One of the great aftershocks felt in the wake of the financial meltdown has been a fairly loud drumbeat against Harry Markowitz’s modern portfolio theory.

Within certain circles of the financial services industry, the economic recession exposed modern portfolio theory as a lousy way to diversify. From this assailment on one of investment’s cornerstone theories has come the oft-repeated line, “buy and hold is dead.”

So railing against modern portfolio theory is not really going to cause any shockwaves. And Jack Reutemann, founder and president of Research Financial Strategies, is aware of this. But the fact that the message is getting a lot of play in the press these days could be more a validation of something he’s been saying for years.

In other words, buy and hold is dead.
“We’re in an ‘I told you so’ economy,” Reutemann said. “Seeing the press picking up on the message that buy and hold is dead, for a guy like me it’s pretty funny.”

The problem, according to Reutemann, is that many baby boomers have held onto the buy and hold approach for too long now. He said the S&P is down 27% over the past 10-and-a-half years.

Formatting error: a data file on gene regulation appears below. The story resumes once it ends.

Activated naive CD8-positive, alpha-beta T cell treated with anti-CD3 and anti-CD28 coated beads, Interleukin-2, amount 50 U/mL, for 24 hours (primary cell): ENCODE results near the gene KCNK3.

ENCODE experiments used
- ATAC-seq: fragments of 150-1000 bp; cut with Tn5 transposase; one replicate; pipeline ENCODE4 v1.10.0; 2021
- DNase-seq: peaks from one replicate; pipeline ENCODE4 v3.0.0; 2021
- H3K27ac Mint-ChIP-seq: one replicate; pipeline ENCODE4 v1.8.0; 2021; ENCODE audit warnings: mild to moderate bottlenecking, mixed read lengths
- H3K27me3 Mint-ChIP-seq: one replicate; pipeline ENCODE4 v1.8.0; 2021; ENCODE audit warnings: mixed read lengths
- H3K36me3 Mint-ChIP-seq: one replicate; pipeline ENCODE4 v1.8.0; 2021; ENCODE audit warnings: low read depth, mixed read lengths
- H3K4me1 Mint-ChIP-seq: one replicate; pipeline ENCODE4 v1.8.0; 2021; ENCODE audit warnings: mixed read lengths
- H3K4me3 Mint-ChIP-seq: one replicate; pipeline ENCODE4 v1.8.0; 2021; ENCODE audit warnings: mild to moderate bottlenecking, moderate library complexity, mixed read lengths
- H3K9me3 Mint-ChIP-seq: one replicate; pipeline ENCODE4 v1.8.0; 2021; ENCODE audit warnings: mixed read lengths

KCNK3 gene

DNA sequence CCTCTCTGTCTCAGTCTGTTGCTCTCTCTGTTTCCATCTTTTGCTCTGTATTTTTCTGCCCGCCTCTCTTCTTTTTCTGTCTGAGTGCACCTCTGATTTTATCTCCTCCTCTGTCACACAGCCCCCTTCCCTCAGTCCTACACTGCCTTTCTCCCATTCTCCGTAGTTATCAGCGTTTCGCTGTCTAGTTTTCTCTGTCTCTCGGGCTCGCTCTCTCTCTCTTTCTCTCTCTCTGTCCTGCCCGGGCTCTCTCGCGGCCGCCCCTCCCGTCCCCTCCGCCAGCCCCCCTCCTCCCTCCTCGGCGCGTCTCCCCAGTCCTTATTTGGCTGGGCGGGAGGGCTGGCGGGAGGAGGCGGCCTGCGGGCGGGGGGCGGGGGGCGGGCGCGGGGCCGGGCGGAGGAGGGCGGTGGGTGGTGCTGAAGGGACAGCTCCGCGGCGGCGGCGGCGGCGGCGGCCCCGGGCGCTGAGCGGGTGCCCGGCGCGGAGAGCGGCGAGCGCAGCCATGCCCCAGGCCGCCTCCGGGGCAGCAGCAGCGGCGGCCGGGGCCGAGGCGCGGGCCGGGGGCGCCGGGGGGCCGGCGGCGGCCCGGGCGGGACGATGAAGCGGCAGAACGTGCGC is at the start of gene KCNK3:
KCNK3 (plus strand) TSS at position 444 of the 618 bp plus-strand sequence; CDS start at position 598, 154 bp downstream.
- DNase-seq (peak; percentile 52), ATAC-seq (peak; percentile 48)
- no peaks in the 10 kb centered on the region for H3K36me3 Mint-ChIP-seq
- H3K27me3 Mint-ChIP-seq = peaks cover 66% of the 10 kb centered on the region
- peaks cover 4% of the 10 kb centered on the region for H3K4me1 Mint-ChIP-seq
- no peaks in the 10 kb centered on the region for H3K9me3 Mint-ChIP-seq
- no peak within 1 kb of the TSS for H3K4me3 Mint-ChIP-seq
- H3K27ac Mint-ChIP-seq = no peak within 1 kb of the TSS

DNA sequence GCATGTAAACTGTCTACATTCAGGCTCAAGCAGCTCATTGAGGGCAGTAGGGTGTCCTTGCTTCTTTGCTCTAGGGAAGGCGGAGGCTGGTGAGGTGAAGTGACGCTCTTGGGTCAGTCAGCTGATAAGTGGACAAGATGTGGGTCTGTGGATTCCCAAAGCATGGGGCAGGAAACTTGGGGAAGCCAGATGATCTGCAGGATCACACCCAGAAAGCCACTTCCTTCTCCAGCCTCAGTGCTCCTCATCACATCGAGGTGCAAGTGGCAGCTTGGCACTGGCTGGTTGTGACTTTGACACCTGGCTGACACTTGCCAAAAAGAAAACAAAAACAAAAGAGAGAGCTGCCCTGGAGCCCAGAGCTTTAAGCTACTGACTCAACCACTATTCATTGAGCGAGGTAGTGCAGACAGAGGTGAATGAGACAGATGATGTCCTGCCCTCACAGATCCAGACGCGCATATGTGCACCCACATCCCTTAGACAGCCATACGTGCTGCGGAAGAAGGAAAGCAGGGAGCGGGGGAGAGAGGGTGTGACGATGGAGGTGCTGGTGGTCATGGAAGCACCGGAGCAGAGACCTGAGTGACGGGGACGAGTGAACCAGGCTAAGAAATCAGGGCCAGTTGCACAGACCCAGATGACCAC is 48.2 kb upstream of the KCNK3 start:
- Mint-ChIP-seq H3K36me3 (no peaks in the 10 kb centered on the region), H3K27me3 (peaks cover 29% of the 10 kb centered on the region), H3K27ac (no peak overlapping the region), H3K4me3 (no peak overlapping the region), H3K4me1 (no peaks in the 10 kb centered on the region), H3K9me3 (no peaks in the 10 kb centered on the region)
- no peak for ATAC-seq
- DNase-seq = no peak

“The baby boomers are in trouble because they have listened to this methodology,” Reutemann said.

He added, “[Buy and hold] has been an utter failure for 20 years. It worked in the 90s but when there’s a bull market it’s hard to think about things like technical analysis and risk management. It’s like trying to sell hurricane insurance in June when the sun is shining.”


So that’s Reutemann’s message to baby boomers: Technical analysis, risk management and investing in exchange-traded funds instead of mutual funds. More accurately, this is the message that Reutemann is delivering to registered independent advisors who are servicing baby boomers.

Along with Ric Lager, founder of Lager & Co., a 401(k) advisory service, Reutemann created an investing strategy for advisors called, “No More Pies!” The thrust of this approach is to ditch pie charts, ditch modern portfolio theory and re-assess client risk. But the use of ETFs over mutual funds is a key component of their message.

“Mutual funds are overpriced and built to underperform,” Reutemann said.